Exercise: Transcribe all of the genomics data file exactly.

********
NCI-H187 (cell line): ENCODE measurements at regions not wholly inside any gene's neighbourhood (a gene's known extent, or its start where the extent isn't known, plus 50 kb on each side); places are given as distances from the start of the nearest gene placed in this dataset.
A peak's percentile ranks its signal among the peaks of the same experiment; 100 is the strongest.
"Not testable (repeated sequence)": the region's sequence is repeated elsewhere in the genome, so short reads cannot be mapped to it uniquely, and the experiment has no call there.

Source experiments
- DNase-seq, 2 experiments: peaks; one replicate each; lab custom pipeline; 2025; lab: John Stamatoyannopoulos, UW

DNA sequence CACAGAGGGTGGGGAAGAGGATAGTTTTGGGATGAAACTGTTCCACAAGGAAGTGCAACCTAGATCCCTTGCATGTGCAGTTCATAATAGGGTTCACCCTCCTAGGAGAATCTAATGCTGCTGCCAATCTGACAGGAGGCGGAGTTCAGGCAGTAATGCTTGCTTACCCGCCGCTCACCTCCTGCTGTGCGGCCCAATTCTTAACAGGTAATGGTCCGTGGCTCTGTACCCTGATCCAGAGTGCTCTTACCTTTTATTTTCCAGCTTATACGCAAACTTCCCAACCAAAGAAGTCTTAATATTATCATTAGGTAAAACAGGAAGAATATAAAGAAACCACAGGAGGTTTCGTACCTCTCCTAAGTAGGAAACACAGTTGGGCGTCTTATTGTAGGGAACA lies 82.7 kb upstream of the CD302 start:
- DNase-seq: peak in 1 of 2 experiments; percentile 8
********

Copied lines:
NCI-H187 (cell line): ENCODE measurements at regions not wholly inside any gene's neighbourhood (a gene's known extent, or its start where the extent isn't known, plus 50 kb on each side); places are given as distances from the start of the nearest gene placed in this dataset.
A peak's percentile ranks its signal among the peaks of the same experiment; 100 is the strongest.
"Not testable (repeated sequence)": the region's sequence is repeated elsewhere in the genome, so short reads cannot be mapped to it uniquely, and the experiment has no call there.

Source experiments
- DNase-seq, 2 experiments: peaks; one replicate each; lab custom pipeline; 2025; lab: John Stamatoyannopoulos, UW

DNA sequence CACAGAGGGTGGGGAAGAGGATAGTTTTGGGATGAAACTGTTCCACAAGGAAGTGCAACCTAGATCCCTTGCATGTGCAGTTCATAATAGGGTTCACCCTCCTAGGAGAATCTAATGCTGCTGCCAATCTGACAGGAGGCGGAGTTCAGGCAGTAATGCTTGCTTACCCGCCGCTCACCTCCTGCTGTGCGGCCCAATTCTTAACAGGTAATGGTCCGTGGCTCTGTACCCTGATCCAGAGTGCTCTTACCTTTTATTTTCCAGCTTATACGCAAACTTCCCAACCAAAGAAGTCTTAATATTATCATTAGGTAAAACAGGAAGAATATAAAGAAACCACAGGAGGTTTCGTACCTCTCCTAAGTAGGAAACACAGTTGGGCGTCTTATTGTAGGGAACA lies 82.7 kb upstream of the CD302 start:
- DNase-seq: peak in 1 of 2 experiments; percentile 8